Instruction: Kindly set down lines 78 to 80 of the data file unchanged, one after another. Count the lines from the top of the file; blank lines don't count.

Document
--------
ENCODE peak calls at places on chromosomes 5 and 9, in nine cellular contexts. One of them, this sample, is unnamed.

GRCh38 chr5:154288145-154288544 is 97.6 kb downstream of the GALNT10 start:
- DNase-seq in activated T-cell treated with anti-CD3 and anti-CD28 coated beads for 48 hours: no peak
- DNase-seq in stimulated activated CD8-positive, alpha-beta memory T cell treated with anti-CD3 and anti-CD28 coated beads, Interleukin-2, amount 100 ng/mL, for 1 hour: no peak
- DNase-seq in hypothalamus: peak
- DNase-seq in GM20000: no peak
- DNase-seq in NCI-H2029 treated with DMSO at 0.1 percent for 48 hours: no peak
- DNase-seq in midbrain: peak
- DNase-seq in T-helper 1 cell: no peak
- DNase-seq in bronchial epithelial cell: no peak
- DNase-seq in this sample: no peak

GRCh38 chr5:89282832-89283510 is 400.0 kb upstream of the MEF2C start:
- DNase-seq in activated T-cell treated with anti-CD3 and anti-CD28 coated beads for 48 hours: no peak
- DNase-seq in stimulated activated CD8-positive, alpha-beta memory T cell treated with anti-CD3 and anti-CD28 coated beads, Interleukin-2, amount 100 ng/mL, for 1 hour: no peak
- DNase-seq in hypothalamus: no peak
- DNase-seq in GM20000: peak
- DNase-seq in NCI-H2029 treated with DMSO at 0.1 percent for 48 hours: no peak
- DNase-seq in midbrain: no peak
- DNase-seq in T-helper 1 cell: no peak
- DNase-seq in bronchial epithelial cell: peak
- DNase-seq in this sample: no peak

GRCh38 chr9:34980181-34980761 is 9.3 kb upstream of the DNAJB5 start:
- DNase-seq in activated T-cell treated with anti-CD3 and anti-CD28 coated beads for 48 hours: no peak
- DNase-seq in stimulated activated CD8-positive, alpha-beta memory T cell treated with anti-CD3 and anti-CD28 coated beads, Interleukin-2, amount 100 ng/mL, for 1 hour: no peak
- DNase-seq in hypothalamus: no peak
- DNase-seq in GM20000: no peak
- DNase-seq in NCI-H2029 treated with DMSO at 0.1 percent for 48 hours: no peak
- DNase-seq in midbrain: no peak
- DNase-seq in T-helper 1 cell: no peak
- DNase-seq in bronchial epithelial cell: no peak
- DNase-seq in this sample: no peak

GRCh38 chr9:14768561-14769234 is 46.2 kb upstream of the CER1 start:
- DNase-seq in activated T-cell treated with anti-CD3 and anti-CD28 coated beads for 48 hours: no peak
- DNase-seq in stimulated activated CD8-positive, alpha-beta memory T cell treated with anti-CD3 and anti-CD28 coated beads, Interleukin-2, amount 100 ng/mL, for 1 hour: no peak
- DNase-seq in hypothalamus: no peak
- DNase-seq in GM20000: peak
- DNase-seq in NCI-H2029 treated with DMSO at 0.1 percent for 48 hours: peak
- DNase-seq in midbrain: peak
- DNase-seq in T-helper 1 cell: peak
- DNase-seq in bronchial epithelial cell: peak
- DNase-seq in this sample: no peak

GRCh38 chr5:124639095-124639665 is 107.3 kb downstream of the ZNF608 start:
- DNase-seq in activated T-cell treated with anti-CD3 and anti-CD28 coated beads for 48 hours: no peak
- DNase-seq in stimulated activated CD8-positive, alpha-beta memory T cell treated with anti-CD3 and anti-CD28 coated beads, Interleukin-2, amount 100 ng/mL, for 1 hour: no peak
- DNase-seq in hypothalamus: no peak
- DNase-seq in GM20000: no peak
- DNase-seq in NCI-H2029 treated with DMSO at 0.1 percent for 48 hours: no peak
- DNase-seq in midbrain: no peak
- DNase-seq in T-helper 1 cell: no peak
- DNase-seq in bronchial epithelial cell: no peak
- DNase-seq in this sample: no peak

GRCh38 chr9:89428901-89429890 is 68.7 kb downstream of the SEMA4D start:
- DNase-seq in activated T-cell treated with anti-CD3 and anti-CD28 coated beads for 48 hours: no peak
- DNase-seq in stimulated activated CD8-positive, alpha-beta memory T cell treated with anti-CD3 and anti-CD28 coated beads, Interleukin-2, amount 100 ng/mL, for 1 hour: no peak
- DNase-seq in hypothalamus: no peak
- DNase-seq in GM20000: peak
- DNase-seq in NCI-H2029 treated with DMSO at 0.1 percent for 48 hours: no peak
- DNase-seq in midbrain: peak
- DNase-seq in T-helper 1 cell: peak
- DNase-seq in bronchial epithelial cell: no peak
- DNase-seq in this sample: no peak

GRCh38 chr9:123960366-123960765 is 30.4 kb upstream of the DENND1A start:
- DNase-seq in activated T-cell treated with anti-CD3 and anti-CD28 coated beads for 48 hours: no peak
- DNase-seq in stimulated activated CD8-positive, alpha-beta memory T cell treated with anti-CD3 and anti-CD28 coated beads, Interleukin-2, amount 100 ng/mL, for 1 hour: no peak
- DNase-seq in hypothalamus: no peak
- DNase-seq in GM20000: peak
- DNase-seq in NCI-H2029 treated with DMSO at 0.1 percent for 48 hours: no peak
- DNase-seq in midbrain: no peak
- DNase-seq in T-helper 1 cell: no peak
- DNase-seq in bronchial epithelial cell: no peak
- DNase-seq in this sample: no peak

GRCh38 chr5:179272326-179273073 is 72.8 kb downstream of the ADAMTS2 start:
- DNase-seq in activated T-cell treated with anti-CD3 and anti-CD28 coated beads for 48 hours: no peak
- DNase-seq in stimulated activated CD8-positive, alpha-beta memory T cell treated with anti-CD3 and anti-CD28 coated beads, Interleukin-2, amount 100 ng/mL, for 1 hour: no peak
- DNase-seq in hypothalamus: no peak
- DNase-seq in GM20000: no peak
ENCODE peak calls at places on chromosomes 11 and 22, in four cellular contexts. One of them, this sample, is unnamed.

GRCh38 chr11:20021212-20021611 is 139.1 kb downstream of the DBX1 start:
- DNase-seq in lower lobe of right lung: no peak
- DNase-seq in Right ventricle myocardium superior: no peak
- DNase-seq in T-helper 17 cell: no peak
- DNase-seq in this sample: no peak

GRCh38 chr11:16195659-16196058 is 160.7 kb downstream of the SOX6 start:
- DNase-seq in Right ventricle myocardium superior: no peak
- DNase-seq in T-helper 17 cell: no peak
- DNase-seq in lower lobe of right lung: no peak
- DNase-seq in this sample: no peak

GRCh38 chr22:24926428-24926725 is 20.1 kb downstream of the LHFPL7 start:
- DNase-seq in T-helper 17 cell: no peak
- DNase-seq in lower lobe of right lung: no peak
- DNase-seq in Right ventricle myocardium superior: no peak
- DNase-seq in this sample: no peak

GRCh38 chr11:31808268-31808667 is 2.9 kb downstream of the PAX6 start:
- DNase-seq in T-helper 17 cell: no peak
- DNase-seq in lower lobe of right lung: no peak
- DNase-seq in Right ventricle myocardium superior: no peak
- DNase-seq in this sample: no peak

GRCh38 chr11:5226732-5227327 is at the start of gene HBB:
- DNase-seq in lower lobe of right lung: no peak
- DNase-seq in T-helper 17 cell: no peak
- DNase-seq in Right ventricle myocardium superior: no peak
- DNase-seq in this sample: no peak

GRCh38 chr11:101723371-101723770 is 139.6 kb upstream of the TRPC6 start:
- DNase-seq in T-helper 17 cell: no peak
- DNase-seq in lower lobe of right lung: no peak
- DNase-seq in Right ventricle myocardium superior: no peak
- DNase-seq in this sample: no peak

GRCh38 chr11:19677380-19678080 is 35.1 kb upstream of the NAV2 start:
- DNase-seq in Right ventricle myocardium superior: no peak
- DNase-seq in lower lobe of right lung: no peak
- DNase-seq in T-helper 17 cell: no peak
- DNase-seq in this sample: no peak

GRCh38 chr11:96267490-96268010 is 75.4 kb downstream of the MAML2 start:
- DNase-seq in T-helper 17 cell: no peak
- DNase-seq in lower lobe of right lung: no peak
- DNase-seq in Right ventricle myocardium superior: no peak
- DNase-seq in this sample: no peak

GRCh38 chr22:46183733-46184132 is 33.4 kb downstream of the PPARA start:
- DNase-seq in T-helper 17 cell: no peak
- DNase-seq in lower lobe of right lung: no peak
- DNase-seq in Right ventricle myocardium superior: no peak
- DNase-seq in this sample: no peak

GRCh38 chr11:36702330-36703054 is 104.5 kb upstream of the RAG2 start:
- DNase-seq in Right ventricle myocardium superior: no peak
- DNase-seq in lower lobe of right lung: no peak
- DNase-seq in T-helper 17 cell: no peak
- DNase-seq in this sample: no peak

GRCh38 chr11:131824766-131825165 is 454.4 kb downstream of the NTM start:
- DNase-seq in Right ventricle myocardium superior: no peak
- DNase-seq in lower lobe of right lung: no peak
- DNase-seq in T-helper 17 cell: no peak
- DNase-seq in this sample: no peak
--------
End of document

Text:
GRCh38 chr11:20021212-20021611 is 139.1 kb downstream of the DBX1 start:
- DNase-seq in lower lobe of right lung: no peak
- DNase-seq in Right ventricle myocardium superior: no peak